Dr. Carmen Possnig is the ESA-sponsored medical doctor spending 12 months at Concordia research station in Antarctica. She facilitates a number of experiments on the effects of isolation, light deprivation, and extreme temperatures on the human body and mind. In the following post, Carmen walks us through a day in the life of Concordia.
Weather balloon. Credits: IPEV/PNRA–F. Cali Quaglia
A typical day looks different for each of us. The technical team has fixed working hours from 8:30 to 17:30 and they must be ready at all times should there be a problem. We have an alarm system for technical problems, and these alarms are particularly popular in the middle of the night. As they are so loud, we all sit upright in our beds as soon as they go off. It reminds me very much of doing night shifts in a hospital and I am very happy that I can simply fall asleep again after these alarms.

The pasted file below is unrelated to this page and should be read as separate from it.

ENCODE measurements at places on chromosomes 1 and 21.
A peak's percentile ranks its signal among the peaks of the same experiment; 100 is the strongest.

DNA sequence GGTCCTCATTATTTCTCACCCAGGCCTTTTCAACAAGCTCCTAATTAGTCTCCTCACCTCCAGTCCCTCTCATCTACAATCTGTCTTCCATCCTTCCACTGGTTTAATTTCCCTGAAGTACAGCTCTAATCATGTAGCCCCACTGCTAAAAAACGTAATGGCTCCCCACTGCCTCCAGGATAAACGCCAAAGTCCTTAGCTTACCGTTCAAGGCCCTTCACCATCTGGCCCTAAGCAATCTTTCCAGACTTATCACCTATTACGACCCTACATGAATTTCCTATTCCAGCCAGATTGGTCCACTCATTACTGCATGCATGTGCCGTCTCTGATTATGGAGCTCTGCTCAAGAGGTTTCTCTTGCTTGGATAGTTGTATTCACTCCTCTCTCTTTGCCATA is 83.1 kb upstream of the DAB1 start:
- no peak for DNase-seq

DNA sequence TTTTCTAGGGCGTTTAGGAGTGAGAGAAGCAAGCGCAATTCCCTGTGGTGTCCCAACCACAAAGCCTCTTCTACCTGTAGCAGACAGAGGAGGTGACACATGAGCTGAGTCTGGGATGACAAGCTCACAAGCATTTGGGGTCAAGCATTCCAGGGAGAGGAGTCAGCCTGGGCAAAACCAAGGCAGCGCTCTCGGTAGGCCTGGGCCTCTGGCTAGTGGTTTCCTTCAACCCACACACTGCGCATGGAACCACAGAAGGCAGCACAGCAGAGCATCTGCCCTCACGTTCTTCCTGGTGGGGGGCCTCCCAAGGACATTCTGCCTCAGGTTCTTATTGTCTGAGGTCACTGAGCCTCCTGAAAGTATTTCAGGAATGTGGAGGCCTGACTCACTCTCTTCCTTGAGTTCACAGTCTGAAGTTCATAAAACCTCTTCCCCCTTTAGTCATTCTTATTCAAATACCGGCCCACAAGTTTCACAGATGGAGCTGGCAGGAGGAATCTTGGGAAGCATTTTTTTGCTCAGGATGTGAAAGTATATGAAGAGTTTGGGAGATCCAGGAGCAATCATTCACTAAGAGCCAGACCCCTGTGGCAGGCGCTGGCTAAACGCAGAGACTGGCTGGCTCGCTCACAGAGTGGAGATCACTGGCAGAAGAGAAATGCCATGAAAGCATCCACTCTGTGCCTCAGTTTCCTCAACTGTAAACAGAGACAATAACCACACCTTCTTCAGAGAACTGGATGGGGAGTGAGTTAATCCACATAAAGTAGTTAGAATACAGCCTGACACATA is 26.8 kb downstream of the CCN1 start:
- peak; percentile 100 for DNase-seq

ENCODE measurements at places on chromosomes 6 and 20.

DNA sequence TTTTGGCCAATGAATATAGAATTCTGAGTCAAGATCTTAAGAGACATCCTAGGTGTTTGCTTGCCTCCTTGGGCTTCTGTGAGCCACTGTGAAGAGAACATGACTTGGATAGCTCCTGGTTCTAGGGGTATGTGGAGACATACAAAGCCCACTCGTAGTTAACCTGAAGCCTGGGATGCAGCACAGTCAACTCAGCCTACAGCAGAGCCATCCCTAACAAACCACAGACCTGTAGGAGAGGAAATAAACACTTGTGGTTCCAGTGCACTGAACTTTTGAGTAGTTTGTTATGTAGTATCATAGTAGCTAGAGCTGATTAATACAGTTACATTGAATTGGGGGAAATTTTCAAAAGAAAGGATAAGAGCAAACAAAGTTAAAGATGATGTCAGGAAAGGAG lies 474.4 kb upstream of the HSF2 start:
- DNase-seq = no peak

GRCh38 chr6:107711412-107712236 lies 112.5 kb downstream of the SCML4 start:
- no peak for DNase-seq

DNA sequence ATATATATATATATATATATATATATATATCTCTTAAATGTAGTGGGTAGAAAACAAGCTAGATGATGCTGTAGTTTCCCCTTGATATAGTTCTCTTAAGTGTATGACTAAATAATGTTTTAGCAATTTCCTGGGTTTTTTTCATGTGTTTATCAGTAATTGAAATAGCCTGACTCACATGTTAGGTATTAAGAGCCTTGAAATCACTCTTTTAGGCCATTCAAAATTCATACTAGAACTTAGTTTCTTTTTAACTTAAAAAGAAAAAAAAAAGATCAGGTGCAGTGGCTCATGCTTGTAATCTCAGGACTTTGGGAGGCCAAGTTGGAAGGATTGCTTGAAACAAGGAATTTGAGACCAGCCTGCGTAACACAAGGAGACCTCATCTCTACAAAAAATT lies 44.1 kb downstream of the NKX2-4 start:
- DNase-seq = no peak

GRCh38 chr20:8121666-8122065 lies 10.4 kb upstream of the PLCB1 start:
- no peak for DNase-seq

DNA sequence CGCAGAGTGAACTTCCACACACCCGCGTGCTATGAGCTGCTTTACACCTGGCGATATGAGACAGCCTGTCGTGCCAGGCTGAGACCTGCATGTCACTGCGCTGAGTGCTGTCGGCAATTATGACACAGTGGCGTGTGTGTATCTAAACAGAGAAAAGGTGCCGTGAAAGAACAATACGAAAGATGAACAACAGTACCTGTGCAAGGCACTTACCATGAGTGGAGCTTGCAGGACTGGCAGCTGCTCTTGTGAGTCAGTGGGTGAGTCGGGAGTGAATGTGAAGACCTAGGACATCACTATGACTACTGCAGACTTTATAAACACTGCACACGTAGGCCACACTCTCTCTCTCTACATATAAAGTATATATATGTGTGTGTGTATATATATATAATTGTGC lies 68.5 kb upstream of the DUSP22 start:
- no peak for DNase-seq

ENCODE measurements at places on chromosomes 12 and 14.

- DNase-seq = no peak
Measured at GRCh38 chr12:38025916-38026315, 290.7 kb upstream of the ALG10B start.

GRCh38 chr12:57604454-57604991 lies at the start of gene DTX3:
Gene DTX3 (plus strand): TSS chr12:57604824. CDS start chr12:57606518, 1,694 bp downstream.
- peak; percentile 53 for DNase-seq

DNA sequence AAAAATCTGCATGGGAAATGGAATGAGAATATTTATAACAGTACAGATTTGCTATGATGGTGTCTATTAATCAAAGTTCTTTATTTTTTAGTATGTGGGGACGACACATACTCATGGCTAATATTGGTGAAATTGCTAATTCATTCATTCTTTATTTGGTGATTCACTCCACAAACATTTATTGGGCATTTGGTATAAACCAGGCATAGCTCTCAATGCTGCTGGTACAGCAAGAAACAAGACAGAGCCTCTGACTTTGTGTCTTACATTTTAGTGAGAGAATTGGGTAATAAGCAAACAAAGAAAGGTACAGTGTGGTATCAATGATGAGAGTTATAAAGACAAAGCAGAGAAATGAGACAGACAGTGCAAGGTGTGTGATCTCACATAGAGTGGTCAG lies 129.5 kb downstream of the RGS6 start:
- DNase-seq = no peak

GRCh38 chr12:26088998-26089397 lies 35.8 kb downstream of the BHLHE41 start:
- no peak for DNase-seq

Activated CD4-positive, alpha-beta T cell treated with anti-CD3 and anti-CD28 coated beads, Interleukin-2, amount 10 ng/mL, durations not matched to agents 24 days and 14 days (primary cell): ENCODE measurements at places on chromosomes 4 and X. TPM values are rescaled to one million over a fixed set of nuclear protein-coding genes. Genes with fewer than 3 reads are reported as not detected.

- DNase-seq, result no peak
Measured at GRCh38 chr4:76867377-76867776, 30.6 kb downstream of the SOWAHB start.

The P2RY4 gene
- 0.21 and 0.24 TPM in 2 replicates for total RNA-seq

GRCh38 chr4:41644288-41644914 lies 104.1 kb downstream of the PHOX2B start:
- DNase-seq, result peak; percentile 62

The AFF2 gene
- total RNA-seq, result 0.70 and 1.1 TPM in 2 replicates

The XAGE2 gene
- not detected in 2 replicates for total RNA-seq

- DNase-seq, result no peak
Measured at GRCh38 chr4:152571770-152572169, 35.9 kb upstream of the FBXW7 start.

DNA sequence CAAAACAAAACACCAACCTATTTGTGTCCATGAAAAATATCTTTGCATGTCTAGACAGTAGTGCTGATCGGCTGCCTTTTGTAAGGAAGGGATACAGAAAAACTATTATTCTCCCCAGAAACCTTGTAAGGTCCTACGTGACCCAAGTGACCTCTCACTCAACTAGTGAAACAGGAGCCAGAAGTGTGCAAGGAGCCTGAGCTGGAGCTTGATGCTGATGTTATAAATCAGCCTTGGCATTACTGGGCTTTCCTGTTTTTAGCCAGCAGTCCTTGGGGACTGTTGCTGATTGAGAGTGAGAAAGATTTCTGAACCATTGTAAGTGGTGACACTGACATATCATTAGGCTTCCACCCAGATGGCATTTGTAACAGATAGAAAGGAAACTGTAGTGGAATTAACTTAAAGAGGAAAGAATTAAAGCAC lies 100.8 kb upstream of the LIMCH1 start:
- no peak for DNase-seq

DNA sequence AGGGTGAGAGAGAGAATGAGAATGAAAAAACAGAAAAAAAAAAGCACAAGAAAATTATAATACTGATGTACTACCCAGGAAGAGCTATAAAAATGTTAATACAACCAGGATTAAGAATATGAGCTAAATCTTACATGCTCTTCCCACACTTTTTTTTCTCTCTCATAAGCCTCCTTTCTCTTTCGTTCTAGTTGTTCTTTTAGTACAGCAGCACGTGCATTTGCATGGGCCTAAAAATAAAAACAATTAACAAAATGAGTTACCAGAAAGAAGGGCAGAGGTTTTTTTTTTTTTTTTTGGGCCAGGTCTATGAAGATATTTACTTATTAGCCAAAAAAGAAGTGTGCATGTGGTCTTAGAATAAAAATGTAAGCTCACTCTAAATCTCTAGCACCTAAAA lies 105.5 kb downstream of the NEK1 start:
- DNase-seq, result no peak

The workshop, workplace of the technical team. Credits: ESA/IPEV/PNRA–C. Possnig
Scientists are employed depending on the type of work. Our glacier researcher has to go out every day to count snowflakes and change filters. Our meteorologist cleans the weather station every morning ...